Driving through the northern states during a cold winter day will take you past frozen lakes sprinkled with people and ice shacks. No, they’re not camping, they’re ice fishing. Ice fishing is simply fishing through holes drilled into the ice with an auger while using small jig poles or tip-ups. Common target species out on the ice include perch, walleye, bass, and more.
Ice fishing has its own culture within the fishing community created by: the same tight lines but with chilly toes, the same gear collecting dust but with ATVs or four-wheelers instead of boats, and of course it’s a good time full of camaraderie all the same. With this special sub-culture comes a set of rules that you need to know before you trek to the frozen tundra, and if you’ve grown up in the Midwest like me you know them well.
I. Thou shalt always prepare the ice auger the night before.
If you’re using that green energy hand auger, this need not apply. If you’re using an electric, gas, or propane auger, you need to be ready. Nothing’s worse than getting halfway through drilling the first hole in the ice and running out of juice. Charge the batteries or make sure the gas or propane is full, otherwise, you’re going to be borrowing some guy’s hand auger
II. Thou shalt always make a stop at the Fleet Farm on the way.
There’s always going to be something you forgot. After you’ve slugged your way through the wind and snow to get to your spot, nothing hurts quite like realizing you forgot to refresh the supply of jigs or bobbers in your ice fishing bucket. Making a quick stop at the gas station or hardware store to make a lap through the ice fishing section never hurts. You’ll probably still walk right past the propane and think to yourself “Nah, mine’s still full” only to have it last for half your trip, but at the very least you’ll come out with some jerky and a pop for the road.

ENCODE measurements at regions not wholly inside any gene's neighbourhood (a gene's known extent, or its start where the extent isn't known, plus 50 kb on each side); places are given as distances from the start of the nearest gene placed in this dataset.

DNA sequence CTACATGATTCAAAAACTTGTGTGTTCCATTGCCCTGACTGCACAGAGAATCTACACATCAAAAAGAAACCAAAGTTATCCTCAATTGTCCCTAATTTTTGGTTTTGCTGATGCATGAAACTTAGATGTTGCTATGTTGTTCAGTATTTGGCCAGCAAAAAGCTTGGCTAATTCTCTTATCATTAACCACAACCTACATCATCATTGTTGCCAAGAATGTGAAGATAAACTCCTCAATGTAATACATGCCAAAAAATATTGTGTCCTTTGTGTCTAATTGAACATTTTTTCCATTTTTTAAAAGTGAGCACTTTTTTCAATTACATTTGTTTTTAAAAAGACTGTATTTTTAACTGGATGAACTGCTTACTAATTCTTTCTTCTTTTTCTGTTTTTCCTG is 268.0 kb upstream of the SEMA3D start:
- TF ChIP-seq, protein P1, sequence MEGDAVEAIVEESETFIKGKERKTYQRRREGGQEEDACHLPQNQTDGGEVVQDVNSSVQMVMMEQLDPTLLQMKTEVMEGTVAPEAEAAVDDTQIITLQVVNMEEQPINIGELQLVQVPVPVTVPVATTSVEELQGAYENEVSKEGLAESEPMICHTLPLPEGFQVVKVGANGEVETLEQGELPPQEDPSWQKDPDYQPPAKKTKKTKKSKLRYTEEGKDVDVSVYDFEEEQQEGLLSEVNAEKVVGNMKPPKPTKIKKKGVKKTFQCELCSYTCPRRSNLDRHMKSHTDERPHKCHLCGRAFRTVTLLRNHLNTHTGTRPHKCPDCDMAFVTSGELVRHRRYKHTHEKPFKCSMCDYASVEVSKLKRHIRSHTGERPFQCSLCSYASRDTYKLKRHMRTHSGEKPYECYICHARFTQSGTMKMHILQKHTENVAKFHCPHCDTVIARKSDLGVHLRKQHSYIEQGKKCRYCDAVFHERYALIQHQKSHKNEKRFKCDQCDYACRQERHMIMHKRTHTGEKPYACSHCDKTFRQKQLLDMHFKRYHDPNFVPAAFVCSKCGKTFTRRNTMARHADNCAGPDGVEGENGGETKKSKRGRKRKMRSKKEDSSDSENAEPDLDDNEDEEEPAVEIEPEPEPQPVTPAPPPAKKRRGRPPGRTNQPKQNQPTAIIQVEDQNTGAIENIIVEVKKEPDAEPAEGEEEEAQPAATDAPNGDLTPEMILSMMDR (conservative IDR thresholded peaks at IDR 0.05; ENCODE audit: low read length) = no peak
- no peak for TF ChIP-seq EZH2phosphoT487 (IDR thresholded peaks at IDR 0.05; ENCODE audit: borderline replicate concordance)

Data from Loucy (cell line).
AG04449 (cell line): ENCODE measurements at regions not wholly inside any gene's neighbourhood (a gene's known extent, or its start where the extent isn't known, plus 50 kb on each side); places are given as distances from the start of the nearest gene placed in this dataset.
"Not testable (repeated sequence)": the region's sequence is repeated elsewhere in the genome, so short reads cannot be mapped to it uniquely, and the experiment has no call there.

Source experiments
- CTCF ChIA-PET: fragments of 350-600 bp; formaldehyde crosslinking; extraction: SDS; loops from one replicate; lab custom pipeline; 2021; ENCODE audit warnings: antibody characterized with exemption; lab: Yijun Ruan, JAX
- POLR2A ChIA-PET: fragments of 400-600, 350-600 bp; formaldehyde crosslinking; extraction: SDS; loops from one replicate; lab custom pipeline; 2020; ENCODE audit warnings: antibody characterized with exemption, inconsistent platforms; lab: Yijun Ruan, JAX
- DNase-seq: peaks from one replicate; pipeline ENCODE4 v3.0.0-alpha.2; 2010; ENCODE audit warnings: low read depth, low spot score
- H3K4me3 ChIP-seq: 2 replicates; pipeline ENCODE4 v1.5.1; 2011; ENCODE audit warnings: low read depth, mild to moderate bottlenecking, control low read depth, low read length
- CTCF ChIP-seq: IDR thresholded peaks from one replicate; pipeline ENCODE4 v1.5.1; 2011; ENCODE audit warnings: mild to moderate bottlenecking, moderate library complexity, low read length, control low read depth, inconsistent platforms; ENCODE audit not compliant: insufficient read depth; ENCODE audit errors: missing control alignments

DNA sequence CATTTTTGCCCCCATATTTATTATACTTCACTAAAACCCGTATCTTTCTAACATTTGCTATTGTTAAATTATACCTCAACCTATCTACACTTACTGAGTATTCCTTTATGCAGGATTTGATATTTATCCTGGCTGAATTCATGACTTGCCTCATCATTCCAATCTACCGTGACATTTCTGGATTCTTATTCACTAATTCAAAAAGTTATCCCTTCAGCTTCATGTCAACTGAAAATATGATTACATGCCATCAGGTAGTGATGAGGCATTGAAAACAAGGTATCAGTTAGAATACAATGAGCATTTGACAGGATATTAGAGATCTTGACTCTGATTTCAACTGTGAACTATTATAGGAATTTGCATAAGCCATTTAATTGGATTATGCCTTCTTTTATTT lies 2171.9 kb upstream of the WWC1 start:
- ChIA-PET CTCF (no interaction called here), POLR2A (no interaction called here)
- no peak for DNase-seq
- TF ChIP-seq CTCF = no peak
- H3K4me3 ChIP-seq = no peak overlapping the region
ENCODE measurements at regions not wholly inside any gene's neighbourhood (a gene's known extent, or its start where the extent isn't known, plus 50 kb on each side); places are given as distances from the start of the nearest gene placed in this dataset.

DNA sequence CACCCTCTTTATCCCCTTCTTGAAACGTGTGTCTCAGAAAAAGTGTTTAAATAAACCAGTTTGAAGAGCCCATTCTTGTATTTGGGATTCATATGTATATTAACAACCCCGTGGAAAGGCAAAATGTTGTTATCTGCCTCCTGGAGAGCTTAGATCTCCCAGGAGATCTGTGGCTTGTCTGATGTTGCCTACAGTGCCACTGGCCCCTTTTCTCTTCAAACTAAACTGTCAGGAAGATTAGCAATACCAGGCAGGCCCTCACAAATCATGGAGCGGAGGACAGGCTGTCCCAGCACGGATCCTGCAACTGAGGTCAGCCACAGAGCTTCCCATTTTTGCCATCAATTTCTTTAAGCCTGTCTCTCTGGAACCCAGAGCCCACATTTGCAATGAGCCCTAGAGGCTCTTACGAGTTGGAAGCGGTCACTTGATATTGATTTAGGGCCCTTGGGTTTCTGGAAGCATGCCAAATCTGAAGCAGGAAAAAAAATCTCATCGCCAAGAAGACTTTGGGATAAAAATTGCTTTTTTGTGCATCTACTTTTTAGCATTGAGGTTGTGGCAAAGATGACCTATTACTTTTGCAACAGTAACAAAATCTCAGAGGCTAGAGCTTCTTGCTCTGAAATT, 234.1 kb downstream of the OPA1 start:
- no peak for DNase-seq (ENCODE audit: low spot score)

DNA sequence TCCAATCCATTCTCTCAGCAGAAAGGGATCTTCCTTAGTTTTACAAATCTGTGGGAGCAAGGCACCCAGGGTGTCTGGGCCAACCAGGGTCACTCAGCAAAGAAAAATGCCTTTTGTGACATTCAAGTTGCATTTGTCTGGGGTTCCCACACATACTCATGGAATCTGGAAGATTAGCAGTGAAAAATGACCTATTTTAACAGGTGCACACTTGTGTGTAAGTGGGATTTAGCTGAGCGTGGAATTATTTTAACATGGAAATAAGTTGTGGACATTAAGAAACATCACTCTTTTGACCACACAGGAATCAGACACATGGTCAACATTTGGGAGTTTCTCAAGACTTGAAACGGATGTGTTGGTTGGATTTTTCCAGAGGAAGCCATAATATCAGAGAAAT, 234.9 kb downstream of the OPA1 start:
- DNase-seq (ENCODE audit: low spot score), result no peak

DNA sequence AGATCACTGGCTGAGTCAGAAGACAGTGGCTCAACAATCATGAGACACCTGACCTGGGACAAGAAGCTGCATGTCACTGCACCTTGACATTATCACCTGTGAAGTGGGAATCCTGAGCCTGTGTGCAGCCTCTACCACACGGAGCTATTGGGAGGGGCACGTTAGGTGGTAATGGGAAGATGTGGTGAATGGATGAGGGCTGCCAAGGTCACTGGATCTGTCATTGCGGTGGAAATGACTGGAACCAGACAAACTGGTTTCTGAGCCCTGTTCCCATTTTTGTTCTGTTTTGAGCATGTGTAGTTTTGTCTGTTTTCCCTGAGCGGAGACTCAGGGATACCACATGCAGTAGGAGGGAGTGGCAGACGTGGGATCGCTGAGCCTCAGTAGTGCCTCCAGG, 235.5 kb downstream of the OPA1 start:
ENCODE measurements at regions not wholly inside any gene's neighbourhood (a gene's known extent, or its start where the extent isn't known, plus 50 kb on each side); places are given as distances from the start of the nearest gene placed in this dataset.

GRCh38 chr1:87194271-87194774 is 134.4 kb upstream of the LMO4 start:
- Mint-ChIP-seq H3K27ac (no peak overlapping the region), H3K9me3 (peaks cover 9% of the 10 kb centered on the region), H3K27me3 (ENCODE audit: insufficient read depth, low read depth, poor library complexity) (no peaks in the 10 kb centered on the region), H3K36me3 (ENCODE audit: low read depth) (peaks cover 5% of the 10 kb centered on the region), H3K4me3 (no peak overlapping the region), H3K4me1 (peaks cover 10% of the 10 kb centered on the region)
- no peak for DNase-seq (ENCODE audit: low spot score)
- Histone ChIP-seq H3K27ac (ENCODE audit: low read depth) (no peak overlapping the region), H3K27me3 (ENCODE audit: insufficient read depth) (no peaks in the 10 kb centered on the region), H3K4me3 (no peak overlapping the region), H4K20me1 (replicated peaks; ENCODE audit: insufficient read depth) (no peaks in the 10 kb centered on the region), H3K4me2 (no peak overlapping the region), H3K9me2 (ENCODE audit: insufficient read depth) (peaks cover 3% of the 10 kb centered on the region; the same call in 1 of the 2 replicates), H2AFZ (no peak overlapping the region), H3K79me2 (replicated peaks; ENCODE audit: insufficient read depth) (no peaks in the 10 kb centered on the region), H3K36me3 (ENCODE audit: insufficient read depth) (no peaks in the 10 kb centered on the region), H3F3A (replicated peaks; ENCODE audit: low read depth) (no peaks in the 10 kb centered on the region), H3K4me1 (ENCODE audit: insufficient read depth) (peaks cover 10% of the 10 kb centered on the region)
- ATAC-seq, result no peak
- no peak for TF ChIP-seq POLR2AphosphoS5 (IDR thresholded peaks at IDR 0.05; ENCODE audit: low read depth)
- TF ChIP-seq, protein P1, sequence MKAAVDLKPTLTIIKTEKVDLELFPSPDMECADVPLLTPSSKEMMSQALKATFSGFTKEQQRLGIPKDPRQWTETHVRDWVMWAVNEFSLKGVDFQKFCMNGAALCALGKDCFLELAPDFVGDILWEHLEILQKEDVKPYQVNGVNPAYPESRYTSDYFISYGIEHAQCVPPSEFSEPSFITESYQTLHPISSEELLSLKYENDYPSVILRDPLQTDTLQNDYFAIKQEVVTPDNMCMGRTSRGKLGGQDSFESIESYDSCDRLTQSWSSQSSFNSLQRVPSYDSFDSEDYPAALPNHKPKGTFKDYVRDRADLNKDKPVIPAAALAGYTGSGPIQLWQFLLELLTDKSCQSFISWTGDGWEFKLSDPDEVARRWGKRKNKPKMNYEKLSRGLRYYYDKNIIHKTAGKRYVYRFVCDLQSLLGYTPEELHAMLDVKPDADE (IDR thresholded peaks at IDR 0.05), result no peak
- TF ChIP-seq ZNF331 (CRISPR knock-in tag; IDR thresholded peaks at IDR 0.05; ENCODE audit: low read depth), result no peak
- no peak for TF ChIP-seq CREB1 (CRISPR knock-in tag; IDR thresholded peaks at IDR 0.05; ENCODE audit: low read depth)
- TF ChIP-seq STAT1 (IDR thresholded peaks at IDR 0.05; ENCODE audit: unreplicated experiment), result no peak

III. Thou shalt never take their own truck out on the ice.
As someone who’s seen trucks, snowmobiles, four-wheelers, and even people fall through the ice, trust me on this. If you’re going out with a buddy, and they offer to bring their vehicle, you should probably let them. Always be safe when crossing the tundra, watch and listen for cracks, test the ice depth along the way, and listen to previous ice reports. Currents and changes in water depths can cause thin patches of ice and the bottom of the lake is not a good parking spot.
IV. Thou shalt never get too close to another guy’s setup.
Same as when you’re fishing on the boat, you don’t get too close to another angler who’s already there, even if you know it’s a good spot. Keep going, there’s plenty of ice to go around. Be sure to give them plenty of room too. You don’t want to disturb their spot by zipping through at 100 mph on your snowmobile, and you also don’t want to end up dropping into one of their unused holes. There is one exception to this rule though: doing a fish drive. A fish drive is like a deer drive. You drive circles around your setup in the hopes it pushes the fish right to the hook.
V. Thou shalt never kick ice into the hole.
Whether you’re using an electric, gas, or hand auger, it is a lot of work to drill through inches of ice. Then you have to use an ice scoop to ladle out any stray pieces of ice flakes. Finally, you can set your tip-up or get out your jig and start fishing. That is until someone kicks ice back in the hole right after you sat down restarting the process. If you kick ice into the hole, you’re probably going to be the one who gets the “fun” job of untangling the rest of the tip-ups in the bucket.